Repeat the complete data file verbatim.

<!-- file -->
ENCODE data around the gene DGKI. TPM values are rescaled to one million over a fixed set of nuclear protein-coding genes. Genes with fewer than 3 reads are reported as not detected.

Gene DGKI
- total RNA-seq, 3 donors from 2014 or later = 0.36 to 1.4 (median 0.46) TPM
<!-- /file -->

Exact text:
ENCODE data around the gene DGKI. TPM values are rescaled to one million over a fixed set of nuclear protein-coding genes. Genes with fewer than 3 reads are reported as not detected.

Gene DGKI
- total RNA-seq, 3 donors from 2014 or later = 0.36 to 1.4 (median 0.46) TPM